EXPERIMENT 6

Three-step experiment starting from Feed 5.

First step: reforming of Feed 5 in the presence of a quantity of steam corresponding with a H2 O/CH4 molar ratio of 0.5. CH4 conversion achieved: 82.3%. After removal of water 85.5 %vol. of the reaction product consisted of a H2 /CO mixture with a H2 /CO molar ratio of 1.0.

Second step: the reaction product of the first step which had been freed from water was contacted at a temperature of 230 C. and a pressure of 21 bar with Catalyst 3. The reaction product from the second step was divided by cooling into a gaseous fraction substantially consisting of unconverted H2 and CO and C4 - hydrocarbons, and a liquid fraction substantially consisting of C5 + hydrocarbons and water. The gaseous fraction was used as feed for the third step.

Third step: the gaseous fraction from step 2 was contacted at a temperature of 260 C. and a pressure of 21 bar with Catalyst Mixture I. Steps 2 and 3 were carried out at a total (H2 +CO) throughput rate of 600 N1.1-1.h-1 and by using Catalyst 3 (in the second step) and Catalyst Mixture I (in the third step) in a 1:2 volume ratio. In this experiment the total H2 +CO conversion was 89% and the total selectivity 83%. The total H2 +CO conversion and the total C5 + selectivity are defined as follows: ##EQU3##

Of Experiments 1-6 described hereinbefore Experiments 4-6 are experiments according to the invention. These experiments, in which the reforming was carried out in the presence of such quantities of carbon dioxide and steam as to satisfy the relation (2a+3b)>3, and in which the synthesis gas formed is subsequently contacted with the special cobalt catalyst or a catalyst combination which comprises the special cobalt catalyst, yielded both a high conversion and a high C5 + selectivity. Experiments 1-3 fall outside the scope of the invention. They have been included in the patent application for comparison. In Experiment 1 the reforming was carried out in the presence of only steam, and a synthesis gas was obtained which had a high H2 /CO molar ratio. Further processing of this gas in the second step over the special cobalt catalyst led to a low conversion and a low C5 + selectivity. In Experiment 2 the reforming was carried out in the presence of only carbon dioxide, and a synthesis gas was obtained in low yield which had a low H2 /CO molar ratio. Although further processing of this gas in a second step over the special cobalt catalyst can lead to a high C5 + selectivity, conversion will only be low. In Experiment 3 the reforming was carried out in the presence of carbon dioxide and steam, but the quantities of carbon dioxide and steam were such that the relation (2a+3b)>3 was not satisfied. In Experiment 3 there was clogging of the reactor due to coke formation.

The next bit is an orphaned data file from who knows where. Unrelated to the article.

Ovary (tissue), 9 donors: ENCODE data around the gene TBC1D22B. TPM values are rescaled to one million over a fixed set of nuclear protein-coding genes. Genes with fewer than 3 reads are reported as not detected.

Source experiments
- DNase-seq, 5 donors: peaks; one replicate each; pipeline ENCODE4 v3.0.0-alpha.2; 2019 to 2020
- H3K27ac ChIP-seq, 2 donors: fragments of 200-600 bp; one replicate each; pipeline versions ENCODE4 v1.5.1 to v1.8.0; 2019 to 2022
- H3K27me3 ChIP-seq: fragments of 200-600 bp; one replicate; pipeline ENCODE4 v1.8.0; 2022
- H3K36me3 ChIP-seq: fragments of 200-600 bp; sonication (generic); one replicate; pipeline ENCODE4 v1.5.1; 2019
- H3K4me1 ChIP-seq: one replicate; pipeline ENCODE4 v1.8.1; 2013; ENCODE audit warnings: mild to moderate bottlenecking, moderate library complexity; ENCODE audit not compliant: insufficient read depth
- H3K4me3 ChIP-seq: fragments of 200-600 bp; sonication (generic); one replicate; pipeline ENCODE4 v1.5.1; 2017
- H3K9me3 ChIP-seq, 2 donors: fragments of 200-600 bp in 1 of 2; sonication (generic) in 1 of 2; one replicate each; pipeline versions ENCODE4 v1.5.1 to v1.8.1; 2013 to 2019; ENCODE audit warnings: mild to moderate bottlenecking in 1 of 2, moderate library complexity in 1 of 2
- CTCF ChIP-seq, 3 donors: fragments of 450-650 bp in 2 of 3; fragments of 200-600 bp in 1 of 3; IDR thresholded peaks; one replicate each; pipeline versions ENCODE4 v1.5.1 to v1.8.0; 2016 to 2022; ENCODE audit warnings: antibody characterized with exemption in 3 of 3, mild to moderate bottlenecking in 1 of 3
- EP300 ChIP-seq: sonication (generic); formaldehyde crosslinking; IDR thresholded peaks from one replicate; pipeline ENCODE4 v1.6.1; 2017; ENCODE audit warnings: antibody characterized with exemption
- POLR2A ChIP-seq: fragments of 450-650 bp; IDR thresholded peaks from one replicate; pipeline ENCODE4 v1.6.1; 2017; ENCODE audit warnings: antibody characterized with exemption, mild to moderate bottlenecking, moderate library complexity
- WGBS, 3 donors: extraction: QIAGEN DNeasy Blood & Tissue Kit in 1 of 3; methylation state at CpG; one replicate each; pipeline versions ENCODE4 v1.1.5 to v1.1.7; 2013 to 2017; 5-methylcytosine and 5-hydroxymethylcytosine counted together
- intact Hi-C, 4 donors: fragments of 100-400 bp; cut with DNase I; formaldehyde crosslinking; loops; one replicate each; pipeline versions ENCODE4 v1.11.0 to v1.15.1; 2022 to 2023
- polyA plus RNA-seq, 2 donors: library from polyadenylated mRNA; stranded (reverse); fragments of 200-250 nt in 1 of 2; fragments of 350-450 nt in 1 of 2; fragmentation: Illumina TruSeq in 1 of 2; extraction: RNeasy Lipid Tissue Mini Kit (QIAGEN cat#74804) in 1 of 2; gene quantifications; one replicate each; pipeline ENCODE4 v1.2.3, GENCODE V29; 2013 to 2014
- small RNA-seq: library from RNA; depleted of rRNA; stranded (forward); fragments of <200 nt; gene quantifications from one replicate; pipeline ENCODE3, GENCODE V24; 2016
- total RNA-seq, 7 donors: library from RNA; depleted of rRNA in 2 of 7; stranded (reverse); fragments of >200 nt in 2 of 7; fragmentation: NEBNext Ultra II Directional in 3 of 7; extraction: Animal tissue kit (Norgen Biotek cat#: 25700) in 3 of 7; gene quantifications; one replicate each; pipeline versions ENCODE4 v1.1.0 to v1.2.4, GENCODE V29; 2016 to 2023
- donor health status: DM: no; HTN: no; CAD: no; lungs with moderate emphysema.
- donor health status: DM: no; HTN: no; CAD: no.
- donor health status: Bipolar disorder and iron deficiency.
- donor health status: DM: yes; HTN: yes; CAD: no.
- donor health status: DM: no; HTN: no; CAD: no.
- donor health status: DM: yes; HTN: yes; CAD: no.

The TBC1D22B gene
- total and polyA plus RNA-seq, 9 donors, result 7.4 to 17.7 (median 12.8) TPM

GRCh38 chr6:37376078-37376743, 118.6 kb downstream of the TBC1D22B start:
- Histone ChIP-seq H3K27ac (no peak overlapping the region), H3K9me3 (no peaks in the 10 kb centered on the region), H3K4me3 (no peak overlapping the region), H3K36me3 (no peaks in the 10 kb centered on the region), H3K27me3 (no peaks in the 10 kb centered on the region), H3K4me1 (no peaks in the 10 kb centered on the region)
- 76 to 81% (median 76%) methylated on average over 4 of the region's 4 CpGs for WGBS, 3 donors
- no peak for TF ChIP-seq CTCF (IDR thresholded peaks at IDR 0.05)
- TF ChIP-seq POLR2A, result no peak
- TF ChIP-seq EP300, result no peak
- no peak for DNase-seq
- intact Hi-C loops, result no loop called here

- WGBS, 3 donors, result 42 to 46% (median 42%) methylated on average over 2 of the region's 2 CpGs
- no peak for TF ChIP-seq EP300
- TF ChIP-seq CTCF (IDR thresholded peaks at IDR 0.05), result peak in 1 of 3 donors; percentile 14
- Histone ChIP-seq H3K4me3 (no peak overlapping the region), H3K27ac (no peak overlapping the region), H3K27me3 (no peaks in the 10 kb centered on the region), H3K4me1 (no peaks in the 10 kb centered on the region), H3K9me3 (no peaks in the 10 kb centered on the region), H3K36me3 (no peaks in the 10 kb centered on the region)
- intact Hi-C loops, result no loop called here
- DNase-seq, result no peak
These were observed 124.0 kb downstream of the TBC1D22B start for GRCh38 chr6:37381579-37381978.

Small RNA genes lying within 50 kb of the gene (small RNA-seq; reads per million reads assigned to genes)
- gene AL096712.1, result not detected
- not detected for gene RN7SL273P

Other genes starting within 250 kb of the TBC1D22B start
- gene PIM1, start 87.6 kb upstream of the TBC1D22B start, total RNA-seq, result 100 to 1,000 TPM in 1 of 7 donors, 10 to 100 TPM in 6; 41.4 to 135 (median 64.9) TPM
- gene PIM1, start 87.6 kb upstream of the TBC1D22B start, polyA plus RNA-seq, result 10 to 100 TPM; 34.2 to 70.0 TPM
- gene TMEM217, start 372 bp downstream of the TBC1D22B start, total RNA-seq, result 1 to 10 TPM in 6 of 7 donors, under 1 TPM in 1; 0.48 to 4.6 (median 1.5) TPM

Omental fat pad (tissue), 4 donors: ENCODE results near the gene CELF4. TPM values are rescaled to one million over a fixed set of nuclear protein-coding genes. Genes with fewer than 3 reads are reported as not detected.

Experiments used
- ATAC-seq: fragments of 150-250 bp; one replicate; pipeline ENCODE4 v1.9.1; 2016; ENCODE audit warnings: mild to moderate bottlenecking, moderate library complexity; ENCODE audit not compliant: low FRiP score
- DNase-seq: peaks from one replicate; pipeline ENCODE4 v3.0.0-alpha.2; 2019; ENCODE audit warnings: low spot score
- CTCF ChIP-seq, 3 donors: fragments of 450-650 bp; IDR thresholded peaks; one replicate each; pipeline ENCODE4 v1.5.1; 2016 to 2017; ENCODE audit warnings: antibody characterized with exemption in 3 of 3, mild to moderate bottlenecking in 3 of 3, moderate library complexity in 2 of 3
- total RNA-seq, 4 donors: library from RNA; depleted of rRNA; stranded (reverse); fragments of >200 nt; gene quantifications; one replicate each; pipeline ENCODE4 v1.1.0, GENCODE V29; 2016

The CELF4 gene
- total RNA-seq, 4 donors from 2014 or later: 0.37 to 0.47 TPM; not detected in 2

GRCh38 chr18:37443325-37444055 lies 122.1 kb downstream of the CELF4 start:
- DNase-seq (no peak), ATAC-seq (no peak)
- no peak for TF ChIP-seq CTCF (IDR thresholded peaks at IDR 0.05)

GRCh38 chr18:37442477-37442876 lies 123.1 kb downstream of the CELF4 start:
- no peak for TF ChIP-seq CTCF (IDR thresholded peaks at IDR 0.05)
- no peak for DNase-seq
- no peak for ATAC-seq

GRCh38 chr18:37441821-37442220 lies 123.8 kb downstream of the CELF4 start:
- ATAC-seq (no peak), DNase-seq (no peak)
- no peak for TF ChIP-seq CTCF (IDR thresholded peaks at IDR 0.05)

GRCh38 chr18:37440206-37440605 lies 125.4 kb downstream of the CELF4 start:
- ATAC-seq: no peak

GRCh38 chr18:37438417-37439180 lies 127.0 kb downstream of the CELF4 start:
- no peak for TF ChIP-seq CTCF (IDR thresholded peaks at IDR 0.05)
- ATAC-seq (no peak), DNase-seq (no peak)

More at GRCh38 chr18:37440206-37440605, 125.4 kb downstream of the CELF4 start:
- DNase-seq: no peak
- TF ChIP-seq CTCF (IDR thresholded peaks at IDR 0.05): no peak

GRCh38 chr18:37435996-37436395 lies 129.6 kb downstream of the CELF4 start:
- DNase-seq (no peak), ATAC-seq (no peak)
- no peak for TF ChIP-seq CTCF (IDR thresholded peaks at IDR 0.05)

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Classifications
U.S. Classification208/111.1, 423/656, 208/111.15, 208/112, 518/715, 518/714, 208/111.35, 518/704, 208/111.25, 208/950, 208/111.3
International ClassificationC01B3/34, C07C1/00, C01B3/38, B01J23/00, C07C9/00, C07C1/04, C07C67/00, C10G3/00
Cooperative ClassificationY10S208/95, C07C1/046, C07C2521/08, C07C2521/12, C07C1/0485, C07C1/0435, C07C2523/26, C07C2521/04, C01B3/34, C07C2523/75, C07C2521/06
European ClassificationC07C1/04D2B, C07C1/04F2, C07C1/04H, C01B3/34
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Oct 29, 1986ASAssignment
Owner name: SHELL OIL COMPANY A CORP OF DE
Free format text: ASSIGNMENT OF ASSIGNORS INTEREST.;ASSIGNORS:POST, MARTIN F.M.;SIE, SWAN T.;SUDHOLTER, ERNST J.R.;REEL/FRAME:004626/0160;SIGNING DATES FROM 19850322 TO 19850402